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U. K. Prime Country Home Prices Still Impacted by Brexit in Late 2019

U. K. Prime Country Home Prices Still Impacted by Brexit in Late 2019


According to international real estate consultant Knight Frank, prime regional country house prices in the United Kingdom were unchanged in the final three months of 2019, taking the annual change in values to -0.8%. Prices have been flat or declining for the past three years.

Political uncertainty continues to be the biggest single constraint on the market, agents note. The run-up to the general election in December added to this, with some buyers putting deals on hold while awaiting the result and some vendors holding off bringing properties to market.

Key highlights from the report include:

  • The average number of new prospective buyers registering their interest in purchasing property per Knight Frank office was 9% higher in the 11 months to November 2019 compared to the same period as last year.
  • Knight Frank forecasts prices in prime regional markets will rise by 1% in 2020 and by 11% over the next five years.
  • Prime regional house prices were unchanged in the final three months of 2019.
  • After three years of flat or declining prices, in 2019 the change in values is -0.8%
That said, overall demand has remained strong albeit price-sensitive. The average number of new prospective buyers registering their interest in purchasing a property per Knight Frank office was 9% higher in the 11 months to November 2019 compared with the same period last year, for example.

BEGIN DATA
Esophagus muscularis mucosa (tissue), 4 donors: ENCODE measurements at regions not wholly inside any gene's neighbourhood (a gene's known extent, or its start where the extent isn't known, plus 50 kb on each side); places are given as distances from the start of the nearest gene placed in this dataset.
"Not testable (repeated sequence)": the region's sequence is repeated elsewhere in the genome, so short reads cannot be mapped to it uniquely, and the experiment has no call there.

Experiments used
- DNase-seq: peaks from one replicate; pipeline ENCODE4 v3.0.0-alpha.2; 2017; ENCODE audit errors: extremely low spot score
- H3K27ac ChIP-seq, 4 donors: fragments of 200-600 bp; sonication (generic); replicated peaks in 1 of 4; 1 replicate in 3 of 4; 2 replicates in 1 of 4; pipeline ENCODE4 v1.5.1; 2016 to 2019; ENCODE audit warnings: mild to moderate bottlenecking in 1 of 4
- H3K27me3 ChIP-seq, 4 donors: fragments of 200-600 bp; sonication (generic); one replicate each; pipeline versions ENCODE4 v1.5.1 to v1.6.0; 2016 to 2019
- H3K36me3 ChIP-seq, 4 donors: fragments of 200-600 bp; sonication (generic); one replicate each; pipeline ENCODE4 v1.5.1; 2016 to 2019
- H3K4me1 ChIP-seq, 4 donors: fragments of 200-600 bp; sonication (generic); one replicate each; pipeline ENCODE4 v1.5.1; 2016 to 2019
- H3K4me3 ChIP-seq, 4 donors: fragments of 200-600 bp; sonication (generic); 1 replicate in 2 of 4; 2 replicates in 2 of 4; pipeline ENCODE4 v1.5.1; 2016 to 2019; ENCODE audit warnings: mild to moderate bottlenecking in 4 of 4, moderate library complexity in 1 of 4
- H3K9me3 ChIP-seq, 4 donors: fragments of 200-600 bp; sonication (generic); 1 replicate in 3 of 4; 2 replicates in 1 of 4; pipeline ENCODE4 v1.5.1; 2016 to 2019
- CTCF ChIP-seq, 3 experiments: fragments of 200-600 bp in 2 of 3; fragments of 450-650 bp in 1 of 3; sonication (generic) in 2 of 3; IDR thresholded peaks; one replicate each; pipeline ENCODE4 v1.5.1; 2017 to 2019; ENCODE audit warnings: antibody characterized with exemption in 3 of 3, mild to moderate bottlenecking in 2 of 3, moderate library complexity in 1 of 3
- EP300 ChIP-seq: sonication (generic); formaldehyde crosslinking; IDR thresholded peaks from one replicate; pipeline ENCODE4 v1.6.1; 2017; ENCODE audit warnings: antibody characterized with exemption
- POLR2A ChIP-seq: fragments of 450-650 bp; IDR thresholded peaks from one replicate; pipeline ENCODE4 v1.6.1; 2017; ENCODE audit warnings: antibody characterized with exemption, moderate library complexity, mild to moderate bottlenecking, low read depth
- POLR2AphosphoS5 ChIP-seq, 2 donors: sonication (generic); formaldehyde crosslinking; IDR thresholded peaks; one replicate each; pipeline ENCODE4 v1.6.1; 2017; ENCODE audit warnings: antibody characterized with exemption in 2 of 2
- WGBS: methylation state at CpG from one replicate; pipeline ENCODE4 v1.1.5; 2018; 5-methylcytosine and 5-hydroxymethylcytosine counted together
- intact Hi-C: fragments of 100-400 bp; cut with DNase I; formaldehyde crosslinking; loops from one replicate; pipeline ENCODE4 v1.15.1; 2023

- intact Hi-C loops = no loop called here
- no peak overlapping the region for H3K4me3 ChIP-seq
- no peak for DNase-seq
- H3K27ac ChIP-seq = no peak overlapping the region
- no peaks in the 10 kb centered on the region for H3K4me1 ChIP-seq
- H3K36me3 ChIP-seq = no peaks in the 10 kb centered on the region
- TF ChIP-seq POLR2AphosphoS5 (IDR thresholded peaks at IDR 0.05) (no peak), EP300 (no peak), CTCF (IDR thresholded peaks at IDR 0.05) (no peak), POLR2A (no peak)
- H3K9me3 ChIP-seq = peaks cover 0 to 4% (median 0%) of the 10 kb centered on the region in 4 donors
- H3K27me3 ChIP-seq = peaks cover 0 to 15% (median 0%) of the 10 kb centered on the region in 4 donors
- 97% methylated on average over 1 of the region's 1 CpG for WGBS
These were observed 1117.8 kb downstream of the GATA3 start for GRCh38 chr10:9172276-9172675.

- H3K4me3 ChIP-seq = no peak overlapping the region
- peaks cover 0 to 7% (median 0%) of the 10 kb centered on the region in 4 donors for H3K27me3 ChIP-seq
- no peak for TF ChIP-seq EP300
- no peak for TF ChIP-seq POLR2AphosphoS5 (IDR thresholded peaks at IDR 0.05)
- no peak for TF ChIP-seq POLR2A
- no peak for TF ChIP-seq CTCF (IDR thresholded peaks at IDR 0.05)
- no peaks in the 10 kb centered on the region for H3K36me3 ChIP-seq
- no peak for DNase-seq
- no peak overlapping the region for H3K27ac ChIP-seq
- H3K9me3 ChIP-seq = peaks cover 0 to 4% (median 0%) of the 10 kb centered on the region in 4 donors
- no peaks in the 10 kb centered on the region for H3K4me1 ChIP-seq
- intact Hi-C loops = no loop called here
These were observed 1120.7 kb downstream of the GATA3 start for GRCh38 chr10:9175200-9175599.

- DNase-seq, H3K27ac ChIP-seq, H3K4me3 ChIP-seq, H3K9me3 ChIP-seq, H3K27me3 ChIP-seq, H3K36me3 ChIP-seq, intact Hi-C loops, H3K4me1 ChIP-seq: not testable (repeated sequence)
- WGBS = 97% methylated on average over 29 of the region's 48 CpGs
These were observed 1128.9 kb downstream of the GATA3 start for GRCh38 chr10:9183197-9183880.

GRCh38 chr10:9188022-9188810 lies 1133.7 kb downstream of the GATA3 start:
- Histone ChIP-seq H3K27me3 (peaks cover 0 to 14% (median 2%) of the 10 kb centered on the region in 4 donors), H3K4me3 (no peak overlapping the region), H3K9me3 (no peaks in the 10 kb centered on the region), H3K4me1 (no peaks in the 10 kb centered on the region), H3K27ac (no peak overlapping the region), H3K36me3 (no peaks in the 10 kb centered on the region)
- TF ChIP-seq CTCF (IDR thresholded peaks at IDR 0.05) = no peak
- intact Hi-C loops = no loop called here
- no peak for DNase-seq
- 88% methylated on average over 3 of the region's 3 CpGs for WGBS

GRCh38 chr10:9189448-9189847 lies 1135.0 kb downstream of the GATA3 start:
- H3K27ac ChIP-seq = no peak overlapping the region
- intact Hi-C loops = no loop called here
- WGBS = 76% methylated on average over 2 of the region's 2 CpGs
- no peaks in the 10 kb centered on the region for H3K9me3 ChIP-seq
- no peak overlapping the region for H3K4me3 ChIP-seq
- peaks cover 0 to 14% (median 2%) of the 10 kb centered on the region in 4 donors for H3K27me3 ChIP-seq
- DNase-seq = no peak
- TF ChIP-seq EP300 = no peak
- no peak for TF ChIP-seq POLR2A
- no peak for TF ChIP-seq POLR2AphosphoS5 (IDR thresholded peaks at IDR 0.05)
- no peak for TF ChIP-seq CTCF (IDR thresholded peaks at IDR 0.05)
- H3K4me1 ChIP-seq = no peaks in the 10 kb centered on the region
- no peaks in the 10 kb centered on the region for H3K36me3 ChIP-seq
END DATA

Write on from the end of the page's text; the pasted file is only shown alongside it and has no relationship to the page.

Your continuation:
The certainty afforded by the outcome of the election should result in some of this pent-up demand being released into the market. The extent to which this translates into transactions in the short-term will depend on the size of the pricing expectation gap between buyers and sellers.

Supply is likely to rise in the New Year as vendors anticipate stronger market conditions. While some may expect these conditions to support higher prices, any growth in supply will potentially apply downwards pressure, and therefore demand will remain price-sensitive.

Rupert Sweeting, Head of Country Sales, Knight Frank commented, "2019 saw a year of uncertainty caused by delayed Brexit and the general election. Looking forward, the fog will lift with the newly elected government's clear majority allowing some certainty and a return of confidence to the property market in 2020. Buyers who have been 'sitting on the fence' can move forward and sellers will be assured that there will be an increase in the number of parties wanting to buy. Consequently, there will be an increased volume of stock allowing for more choice"

Oliver Knight, Associate, Knight Frank Residential Research also commented, "The certainty afforded by the outcome of the election should result in some of the pent-up demand being released into the market. The extent to which this translates into transactions in the short-term will depend on the size of the pricing expectation gap between buyers and sellers. Supply is likely to rise in the New Year as vendors anticipate stronger market conditions. While some may expect these conditions to support higher prices, any growth in supply will potentially apply downwards pressure, and therefore demand will remain price-sensitive."


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